Volunteer opportunities throughout the week include sorting food items to be delivered to those in need, a beautification project in Barber Park, a roadside clean up on Martin Luther King Jr. Drive and more.

Volunteer opportunities offered through National Volunteer Week can be found at: UnitedWayGSO.org/volunteer.

“United Way and The Volunteer Center are excited to get people engaged in acts of service. We’ve collaborated with a variety of nonprofit organizations to provide meaningful, hands-on experiences to make local impact,” says Radiah Pinckney, Manager of Volunteer and Community at United Way of Greater Greensboro.

National Volunteer Week is about inspiring, recognizing and encouraging people to seek out imaginative ways to engage in their communities.

“Through volunteerism, we have the power to bring real and positive change to our communities. Our acts of service don’t have to be huge to be important- a simple act of kindness can change everything. It’s through volunteering that we can truly come to understand and serve the needs of the community,” says Hope Tyler, Director of Volunteers and Community Engagement at The Volunteer Center.

Ben & Jerry’s Partners with United Way for Free Cone Day April 4

Ben & Jerry’s Friendly Center is partnering with United Way of Greater Greensboro for the second year in a row to celebrate “Free Cone Day” on Tuesday, April 4, 12 to 8 p.m.

Free Cone Day offers every visitor to Ben & Jerry’s a free ice cream scoop of their choice.

Free Cone Day will take over the central plaza of Friendly Center and will feature outdoor games, a DJ, and special appearances by the Greensboro Swarm mascot and the North Carolina A&T State University drum line, pep band, and cheerleaders.

Ben & Jerry’s celebrates Free Cone Day every year as a thank you to their customers. The celebration has grown over the years into a global event at Ben & Jerry’s locations around the world.

Participants will have the opportunity to make a donation to United Way during the event, and 100% of donations received will be given to support United Way’s efforts to reduce poverty in the greater Greensboro community.

United Way of Greater Greensboro Celebrates 95 Years!

United Way of Greater Greensboro Celebrates 95 Years!

On March 1, 2017, United Way of Greater Greensboro officially celebrates 95 years of improving lives and building a stronger community.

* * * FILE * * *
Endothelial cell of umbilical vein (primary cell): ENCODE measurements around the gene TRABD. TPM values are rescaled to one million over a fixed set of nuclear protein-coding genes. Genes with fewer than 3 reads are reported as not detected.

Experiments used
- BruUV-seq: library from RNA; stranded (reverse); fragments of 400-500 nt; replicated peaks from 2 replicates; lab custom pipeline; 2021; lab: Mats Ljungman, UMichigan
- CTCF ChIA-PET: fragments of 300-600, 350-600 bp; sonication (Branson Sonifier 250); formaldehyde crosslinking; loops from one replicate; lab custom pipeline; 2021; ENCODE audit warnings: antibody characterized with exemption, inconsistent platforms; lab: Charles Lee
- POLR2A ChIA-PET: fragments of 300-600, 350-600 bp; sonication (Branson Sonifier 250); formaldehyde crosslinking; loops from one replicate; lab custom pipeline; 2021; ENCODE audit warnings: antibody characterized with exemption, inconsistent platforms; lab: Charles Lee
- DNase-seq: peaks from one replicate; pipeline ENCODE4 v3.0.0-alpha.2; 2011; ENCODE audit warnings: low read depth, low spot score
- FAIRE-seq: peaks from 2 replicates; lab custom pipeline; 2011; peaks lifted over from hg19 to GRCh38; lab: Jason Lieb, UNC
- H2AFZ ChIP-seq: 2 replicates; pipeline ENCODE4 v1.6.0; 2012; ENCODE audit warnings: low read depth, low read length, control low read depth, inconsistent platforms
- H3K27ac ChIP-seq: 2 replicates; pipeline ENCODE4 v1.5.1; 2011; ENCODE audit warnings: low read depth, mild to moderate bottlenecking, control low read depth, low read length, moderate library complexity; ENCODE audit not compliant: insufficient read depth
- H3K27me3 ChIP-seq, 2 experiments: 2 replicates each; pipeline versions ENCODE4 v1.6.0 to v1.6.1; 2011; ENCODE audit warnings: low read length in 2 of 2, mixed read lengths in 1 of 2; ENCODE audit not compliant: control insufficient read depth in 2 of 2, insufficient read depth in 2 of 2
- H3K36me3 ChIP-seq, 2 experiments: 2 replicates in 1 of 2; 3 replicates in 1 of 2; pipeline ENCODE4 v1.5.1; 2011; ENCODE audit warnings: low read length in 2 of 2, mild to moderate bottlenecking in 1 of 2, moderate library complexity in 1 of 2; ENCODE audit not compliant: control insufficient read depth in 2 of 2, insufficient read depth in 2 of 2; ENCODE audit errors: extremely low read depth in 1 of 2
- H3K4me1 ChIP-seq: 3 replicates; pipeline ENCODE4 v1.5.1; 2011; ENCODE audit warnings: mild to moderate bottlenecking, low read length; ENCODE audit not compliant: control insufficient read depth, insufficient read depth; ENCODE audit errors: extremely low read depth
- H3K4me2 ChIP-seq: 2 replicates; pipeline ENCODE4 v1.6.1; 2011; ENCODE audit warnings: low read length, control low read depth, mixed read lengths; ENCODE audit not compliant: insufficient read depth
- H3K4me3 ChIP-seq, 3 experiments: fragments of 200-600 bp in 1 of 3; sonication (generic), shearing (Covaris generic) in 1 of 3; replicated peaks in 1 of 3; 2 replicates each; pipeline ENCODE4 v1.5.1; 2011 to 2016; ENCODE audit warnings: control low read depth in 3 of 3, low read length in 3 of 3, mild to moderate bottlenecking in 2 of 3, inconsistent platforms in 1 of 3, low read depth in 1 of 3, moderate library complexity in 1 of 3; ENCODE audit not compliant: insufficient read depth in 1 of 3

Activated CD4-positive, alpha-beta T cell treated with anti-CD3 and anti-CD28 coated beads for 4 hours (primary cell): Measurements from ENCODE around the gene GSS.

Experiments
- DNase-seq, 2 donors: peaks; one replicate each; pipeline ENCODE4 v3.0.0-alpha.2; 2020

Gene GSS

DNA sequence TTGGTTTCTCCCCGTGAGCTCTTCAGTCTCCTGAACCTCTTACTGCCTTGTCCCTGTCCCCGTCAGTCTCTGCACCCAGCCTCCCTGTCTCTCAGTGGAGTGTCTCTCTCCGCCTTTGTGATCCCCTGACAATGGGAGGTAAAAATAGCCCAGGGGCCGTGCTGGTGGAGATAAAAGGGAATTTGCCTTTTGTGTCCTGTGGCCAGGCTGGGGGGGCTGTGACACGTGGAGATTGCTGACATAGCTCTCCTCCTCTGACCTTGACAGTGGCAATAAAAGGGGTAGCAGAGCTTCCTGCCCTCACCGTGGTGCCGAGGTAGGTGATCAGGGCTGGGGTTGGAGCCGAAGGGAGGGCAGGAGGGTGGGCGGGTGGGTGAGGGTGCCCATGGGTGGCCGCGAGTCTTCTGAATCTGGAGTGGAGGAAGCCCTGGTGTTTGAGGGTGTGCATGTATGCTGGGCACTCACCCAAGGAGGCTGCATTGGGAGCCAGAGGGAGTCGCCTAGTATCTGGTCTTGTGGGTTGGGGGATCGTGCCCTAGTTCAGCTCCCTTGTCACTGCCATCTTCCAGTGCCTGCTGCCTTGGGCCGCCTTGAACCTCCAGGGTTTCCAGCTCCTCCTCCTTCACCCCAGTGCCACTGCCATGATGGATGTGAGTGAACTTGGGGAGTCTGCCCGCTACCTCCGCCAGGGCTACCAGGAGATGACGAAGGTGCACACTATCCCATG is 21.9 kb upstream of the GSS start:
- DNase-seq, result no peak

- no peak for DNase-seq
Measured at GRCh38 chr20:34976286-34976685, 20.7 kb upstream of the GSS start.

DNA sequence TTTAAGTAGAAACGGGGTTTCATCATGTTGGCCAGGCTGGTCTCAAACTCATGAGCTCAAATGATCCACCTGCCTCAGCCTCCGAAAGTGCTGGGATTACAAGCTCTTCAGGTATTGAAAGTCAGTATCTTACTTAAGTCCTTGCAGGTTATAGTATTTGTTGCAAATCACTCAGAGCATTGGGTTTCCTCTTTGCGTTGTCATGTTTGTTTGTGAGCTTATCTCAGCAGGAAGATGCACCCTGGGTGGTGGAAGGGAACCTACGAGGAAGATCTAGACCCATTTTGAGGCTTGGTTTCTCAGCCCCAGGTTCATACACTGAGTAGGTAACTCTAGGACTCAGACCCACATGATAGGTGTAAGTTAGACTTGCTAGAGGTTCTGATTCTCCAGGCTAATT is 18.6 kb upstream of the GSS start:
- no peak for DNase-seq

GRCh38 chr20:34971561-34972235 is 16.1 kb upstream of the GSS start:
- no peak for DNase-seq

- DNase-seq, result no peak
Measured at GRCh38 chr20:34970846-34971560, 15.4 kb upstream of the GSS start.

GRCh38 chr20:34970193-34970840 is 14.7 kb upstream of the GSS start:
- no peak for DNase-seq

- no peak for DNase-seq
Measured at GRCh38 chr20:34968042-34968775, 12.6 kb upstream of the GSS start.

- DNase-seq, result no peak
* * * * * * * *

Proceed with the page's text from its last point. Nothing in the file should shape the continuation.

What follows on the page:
The founding of United Way of Greater Greensboro is traced back to The Community Chest, which officially launched its first philanthropic fundraising campaign in Greensboro on March 1, 1922.

Preparing for the Future

United Way of Greater Greensboro’s mission to improve lives and create thriving communities by mobilizing and uniting the caring power of greater Greensboro is being accomplished in innovative ways.
United Way’s visionary work strategically brings local resources together to produce opportunity, prosperity and positive futures for every child, family and adult in our community.
To place people on pathways of success, United Way creates partnerships that work together to reduce poverty by replacing handouts with opportunities to become self-sufficient.

United Way of Greater Greensboro Origins

1922: The Community Chest is formed in Greensboro
1942: Name changes to Greensboro Community & War Chest
1956: Name changes to United Fund
1969: Name changes to United Community Services
1974: Name changes to United Way of Greater Greensboro

The First Campaign

On February 1, 1922, the Greensboro Daily News announced local business owner, J.D. Wilkins, would lead a charge to form a budget campaign committee that would design and champion a citywide fundraising effort to support nine local philanthropic organizations.

Organizations included Board of Public Welfare, North Carolina Children’s Home Society, District Nurse and Relief Association, Greensboro Camp and Playground Association, Boy Scouts, Red Cross, YMCA, YWCA, and Salvation Army.

After a month of planning and ongoing newspaper publicity, on March 1, 1922, The Community Chest officially launched a citywide canvass to raise $85,000 in three days to support nine organizations with the slogan “A Community Chest – A Community Blest.”

An ad appearing in the Greensboro Daily News proclaimed The Community Chest idea was endorsed by the “best minds because:

  • The money needed for benevolence effort is raised in ONE campaign instead of in eight or nine.
  • With the financial problem removed for them, executives of the various organizations can devote their WHOLE attention to the WORK.
  • With a central organization, absolute co-ordination of effort is brought about, with no overlapping and resultant lost motion.
  • The application of business efficiency brings about economies and thereby produces greater results for the money expended.”